As Roman Polanski was preparing to film The Pianist, that production was seeking locals to play the hundreds of extras for the film. During the castings, the producers asked the young Polish men their preferences: “Would you rather play Nazi or Jew?”
Understandably enough the vast majority preferred to play healthy bright powerful uniform-clad perpetrators rather than the skinny, bedraggled, victimized, humiliated suffering Jews. Better after all, to be a strong villain than a weak hero. This choice of roles is however only comprehensible if one buys into the whole aesthetic and philosophical matrix which propped up the Nazi ideology and which perceives brutality as strength and wiliness as weakness; which celebrates blondeness as goodness, and vilifies darkness as evil; in which common accord replaces ethics, and order replaces function.
In Inglorious Basterds, the intelligence of Tarantino’s imagined American-Jewish revenge upon the Nazis is not just the carving of the swastika as an indelible mark of Cain upon the forehead of Christoph Waltz’s Nazi Colonel, but in Tarantino’s deliberate confusion of aesthetic values: Shoshanna, the heroic young heroine played by a bright-eyed, blonde and small-nosed Melanie Laurent is by nature resistant to the Nazi aesthetic. She, the blonde Jewess, does not fit into the simplified and sanitized value-system the Nazi’s used to propagandize (which of course the character exploits to infiltrate the film screening that will lead to her successful annihilation of Nazi leaders).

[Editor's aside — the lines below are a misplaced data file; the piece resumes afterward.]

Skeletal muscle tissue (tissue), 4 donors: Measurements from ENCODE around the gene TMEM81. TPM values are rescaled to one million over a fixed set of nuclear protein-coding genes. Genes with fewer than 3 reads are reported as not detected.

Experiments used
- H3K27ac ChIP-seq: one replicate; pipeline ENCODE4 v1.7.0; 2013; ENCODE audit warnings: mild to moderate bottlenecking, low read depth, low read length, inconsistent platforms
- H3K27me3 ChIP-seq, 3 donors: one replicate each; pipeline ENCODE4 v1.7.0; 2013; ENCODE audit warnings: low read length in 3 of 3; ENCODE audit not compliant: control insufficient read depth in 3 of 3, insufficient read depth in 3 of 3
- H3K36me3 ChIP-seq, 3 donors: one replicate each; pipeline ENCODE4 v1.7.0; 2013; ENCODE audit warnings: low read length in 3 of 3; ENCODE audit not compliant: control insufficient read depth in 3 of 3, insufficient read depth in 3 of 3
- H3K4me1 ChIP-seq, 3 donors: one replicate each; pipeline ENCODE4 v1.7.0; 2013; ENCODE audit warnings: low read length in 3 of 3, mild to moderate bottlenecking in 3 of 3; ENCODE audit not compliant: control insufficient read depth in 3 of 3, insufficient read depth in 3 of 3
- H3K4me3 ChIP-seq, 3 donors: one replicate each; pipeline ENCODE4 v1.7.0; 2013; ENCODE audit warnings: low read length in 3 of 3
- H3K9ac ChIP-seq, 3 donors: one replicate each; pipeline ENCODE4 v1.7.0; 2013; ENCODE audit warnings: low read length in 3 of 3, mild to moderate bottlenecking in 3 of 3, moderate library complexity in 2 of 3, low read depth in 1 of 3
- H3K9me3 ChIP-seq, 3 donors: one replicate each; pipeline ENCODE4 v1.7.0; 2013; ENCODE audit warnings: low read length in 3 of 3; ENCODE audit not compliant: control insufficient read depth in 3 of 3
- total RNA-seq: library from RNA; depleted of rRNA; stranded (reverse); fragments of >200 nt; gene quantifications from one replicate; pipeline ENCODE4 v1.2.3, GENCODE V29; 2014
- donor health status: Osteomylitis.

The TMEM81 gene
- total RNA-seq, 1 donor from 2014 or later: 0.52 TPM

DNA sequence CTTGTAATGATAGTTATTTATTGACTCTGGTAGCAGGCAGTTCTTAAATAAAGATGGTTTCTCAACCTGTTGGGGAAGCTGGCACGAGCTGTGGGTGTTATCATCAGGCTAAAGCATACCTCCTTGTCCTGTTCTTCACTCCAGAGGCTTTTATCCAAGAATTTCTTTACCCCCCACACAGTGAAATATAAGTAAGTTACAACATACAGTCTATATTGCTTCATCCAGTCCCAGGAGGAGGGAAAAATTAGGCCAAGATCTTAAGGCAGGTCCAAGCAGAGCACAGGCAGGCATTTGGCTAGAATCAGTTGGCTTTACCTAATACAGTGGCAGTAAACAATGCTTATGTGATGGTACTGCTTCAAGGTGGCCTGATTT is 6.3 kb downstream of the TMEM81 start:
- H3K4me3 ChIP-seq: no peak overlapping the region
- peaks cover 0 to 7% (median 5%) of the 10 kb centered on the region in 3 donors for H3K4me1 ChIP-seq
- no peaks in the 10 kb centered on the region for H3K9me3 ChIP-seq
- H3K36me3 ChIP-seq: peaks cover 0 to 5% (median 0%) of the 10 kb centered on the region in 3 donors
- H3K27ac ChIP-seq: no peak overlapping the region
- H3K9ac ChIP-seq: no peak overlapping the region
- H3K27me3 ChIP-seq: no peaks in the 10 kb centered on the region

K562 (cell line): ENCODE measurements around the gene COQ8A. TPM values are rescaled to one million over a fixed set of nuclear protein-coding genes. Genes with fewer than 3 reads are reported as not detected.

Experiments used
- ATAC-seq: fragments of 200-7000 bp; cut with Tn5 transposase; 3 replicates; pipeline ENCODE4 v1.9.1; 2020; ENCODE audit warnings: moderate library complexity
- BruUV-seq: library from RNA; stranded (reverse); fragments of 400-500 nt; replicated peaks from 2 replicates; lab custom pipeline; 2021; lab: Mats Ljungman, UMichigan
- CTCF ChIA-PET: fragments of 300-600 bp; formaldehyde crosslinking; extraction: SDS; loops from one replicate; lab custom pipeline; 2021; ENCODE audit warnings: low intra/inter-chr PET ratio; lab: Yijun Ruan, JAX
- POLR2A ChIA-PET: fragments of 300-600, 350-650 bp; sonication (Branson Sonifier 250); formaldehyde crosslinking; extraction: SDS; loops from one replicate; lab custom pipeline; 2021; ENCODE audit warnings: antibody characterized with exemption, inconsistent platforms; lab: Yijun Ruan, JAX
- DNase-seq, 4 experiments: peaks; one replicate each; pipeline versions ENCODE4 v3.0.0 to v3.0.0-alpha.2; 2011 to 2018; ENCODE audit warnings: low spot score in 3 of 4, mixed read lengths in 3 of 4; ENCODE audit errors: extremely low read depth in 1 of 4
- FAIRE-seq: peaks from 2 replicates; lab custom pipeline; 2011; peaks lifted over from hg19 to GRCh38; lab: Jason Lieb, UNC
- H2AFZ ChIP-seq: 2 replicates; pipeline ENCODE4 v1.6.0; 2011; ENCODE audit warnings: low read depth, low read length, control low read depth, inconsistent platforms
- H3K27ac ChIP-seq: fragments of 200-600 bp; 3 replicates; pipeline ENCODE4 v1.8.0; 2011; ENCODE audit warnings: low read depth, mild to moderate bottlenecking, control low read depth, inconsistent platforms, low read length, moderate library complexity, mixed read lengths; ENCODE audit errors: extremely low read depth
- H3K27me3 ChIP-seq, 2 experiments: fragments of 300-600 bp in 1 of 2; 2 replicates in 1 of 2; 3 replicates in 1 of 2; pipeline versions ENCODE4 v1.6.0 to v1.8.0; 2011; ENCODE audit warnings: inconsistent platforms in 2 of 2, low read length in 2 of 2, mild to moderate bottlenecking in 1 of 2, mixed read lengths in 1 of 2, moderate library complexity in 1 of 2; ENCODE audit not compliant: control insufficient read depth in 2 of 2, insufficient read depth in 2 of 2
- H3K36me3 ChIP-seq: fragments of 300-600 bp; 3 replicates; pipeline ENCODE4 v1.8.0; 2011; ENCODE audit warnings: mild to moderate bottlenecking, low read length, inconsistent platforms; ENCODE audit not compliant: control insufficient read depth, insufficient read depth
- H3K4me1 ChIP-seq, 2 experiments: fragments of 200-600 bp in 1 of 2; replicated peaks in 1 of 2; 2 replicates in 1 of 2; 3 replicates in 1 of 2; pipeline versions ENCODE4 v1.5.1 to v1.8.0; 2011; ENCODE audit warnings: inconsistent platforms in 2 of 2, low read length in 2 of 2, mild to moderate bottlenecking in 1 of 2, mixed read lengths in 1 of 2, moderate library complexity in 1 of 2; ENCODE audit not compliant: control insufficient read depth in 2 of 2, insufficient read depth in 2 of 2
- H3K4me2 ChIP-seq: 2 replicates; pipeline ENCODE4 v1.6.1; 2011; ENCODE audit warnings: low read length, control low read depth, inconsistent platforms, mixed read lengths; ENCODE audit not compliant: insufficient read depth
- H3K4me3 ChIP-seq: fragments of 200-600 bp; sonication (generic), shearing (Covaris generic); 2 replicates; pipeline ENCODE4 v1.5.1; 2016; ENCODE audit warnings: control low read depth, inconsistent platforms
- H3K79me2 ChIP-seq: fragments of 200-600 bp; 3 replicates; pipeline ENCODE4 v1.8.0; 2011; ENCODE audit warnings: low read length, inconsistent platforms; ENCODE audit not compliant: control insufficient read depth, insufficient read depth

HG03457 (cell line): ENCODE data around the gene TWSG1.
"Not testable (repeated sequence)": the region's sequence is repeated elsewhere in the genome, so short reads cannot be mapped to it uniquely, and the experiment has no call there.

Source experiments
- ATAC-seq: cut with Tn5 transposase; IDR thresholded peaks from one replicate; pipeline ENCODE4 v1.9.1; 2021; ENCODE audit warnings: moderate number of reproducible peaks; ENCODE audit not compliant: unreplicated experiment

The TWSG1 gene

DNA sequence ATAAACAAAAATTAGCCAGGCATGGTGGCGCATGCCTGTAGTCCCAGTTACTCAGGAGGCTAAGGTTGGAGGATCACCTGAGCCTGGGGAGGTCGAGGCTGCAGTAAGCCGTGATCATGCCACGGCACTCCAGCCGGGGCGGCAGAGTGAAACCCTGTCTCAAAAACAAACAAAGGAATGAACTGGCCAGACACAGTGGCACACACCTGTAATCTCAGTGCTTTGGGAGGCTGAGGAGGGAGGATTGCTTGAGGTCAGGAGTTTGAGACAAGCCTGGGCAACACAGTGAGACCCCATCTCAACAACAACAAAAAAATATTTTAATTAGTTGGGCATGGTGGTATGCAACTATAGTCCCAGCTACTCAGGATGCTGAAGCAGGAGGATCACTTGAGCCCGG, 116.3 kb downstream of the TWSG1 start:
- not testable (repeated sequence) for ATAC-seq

Tarantino’s whatif WWII film is more than a simple wished-for narrative of retribution, but is in fact a vengeance in the true sense, enacted through the aesthetics. When the German High Command begins to asphyxiate on the smoke rising from the pile of flaming nitrate-film, they are in fact choking on the fumes of their own propaganda. And when the Nazi leaders perceive the mocking face of a vengeful Jewess threatening their supposed power with the promise of hellish justice at the very moment she is enacting this justice projected on the screen upon which they had instead expected to bask in images of their own vainglory, this upheaval is strong enough to release both victims and perpetrators alike from an ossified and fallacious aesthetic which was the kernel of the calamity to begin with.